Again, India not only has the above groups in matters of religion and more, as I have wanted to highlight the pattern rather than the whole matter, but also another set of political groups that were already there and are now rising according to today’s needs.
There are the regional parties like:

1. MNF
2. TRS
3. BSP
4. AAP (Delhi)
5. The neo- Marxists (rising up in places like Rajasthan)
6. The Independents (whose support becomes critical in the case of hung assemblies or Parliaments.)
7. Samajwadi Party.
8. DMK
9. JD (S)
10 RJD
11. TDP
12. Anarchists, violent and non violent
Etc. Etc. Etc.
There are also groups of people India does not think matters but do greatly.
Women. (feminists, especially)
The differently abled
Nomads or semi-Gypsies (the Kathua case highlights their plight)
Migrant labourers within the nation

Subcultures that are new in origin like the New Age religious groups coming even from places like Japan or even economic grups like Amway etc.

Those whose livelihood and habitats (ecological &environmental) are affected by industrial and technological change like farmers, tribals, reappearing again here in this list too, the people who deal in making and selling handicrafts, our craftsmen etc.

These tortuous lists I am making or drawing up are not aimless. They are meant to show through a new kind of demography delineation and cartography that a nation while a construct and a half real or half imagined community that is both something that extends into the past and across space and place and so not only geographical but in memories and made of people, land, flora and fauna is also sometihng creating itself now, but haphazardly and not in any planned manner, and while this leads me to use Gayathri Chakraborty Spivak’s “strategic essentialism†as a tool to map it, my real aim is to show that its real problems are not being addressed by the BJP or the Congress, whether it be disaster management or food security or ecological and einvironmental security etc. What can we do against or ongioing financial collapse and international debt, for instance? Demonetisation and GST failed in this respect, as it was done by poor planners who do not know the ABCD of economics, The RBI is also under threat now.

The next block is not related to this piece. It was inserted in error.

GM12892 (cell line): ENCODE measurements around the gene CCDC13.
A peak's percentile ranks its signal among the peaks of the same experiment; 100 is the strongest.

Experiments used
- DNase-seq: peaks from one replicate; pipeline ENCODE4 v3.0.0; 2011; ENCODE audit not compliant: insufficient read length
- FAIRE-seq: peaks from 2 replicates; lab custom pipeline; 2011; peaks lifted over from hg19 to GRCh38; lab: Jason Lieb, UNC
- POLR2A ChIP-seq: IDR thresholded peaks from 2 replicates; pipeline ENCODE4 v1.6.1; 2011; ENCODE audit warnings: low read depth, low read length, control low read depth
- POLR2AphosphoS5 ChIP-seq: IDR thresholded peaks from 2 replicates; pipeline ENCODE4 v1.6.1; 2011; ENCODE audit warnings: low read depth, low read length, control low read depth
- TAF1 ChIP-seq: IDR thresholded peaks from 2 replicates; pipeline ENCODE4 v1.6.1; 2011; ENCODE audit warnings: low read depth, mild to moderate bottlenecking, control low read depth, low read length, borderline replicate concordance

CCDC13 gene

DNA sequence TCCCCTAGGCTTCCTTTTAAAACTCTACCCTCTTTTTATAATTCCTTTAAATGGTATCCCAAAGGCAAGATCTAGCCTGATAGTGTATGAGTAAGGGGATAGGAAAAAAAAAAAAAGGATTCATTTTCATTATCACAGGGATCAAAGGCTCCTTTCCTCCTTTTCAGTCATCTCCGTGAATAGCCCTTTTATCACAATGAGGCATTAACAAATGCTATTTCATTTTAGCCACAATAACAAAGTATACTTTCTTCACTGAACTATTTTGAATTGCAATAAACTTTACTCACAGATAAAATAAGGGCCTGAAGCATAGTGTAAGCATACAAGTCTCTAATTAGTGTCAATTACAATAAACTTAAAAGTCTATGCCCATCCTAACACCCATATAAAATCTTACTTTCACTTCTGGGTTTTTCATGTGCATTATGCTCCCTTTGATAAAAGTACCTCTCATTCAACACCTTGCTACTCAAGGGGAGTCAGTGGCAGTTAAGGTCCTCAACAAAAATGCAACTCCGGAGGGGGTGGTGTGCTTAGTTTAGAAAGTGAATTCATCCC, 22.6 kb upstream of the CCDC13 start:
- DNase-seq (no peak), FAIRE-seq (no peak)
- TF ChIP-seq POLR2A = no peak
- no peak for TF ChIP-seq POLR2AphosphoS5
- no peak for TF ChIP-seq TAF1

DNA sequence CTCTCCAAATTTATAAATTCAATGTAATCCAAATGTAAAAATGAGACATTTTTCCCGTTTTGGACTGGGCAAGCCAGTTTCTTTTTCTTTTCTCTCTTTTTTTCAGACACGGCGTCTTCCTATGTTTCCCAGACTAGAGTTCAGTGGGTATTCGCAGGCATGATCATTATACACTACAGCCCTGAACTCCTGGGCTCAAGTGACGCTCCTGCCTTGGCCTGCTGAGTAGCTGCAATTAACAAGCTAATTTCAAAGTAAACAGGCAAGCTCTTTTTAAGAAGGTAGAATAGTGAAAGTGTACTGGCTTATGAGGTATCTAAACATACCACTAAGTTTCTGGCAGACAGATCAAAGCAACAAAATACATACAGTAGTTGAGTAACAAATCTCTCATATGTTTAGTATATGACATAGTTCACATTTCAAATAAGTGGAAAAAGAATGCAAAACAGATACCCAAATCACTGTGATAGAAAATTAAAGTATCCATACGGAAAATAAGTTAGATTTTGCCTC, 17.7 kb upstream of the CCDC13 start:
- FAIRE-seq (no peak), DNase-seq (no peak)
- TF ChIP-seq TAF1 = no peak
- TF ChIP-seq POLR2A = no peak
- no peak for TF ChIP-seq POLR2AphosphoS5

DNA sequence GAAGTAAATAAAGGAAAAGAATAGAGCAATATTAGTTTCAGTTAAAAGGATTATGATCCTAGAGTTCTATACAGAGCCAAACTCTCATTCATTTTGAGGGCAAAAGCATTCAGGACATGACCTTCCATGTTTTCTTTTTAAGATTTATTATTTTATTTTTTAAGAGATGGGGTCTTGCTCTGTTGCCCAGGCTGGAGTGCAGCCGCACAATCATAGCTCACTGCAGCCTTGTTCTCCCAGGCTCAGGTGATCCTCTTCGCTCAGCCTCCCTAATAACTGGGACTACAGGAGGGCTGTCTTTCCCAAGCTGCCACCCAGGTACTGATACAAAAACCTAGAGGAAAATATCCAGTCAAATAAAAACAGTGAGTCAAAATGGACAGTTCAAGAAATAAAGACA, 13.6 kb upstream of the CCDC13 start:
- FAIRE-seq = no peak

To return to the main thread of this essay, Lacan posits an Autre/Other that is the big Other which for the BJP and to the Congress is symbolized by upper class, upper caste Hinduism and not democracy. Democracy is also wrong as it speaks of the rule of the majority when what we need now, as clearly demonstrated by the recent elections, is a rule of minority coalitions working together for the common best interests of the nation. To redress these wrongs we have to see that the big Other is not a religion’s or worldview’s (Hindusim’s/ Islam’s/ Science and Technology’s/ Capitalism’s ) best version as a grand narrative – the one ring to rule all the other rings – as we live in the time of post modernity as pointed out by Lyotard where such grand narratives no longer work even as they never worked, or a political party’s best version, or an idealized view of a nation as the greatest when it is not, but a projection of a vision of the nation as a possible future Utopia and Arcadia, a heaven on earth, accompanied by a withering away of the state as administative and governmental apparatus as the citizens in it are all happy and self governing and peaceful and community conscious , to which one has to strive forwards, which is the only way to create a sustainable growth pattern for the country that will lead to our actual halting of and revamping the present steady decline of its future prospects and those of our people.


Dr A.V. Koshy is an established author and writer who is a poet, critic and artist. He has a doctorate in Samuel Beckett’s Poems in English from the University of Kerala, now published. He has co-authored and published a monograph of essays called Wrighteings: In Media Res and has several, published research papers to his credit. His greatest desire is to build a village for people having autism where all their needs are met. He runs an NGO called “Autism for Help Village Project†with his wife for this dream to come true. He has fourteen other books out now as fiction writer, literary critic, poet, academician, literary theoretician, essayist, editor, anthologist, co -editor, co-author and co-contributor. His latest and perhaps best book is a collection of short stories Scream and Other Urbane Legends.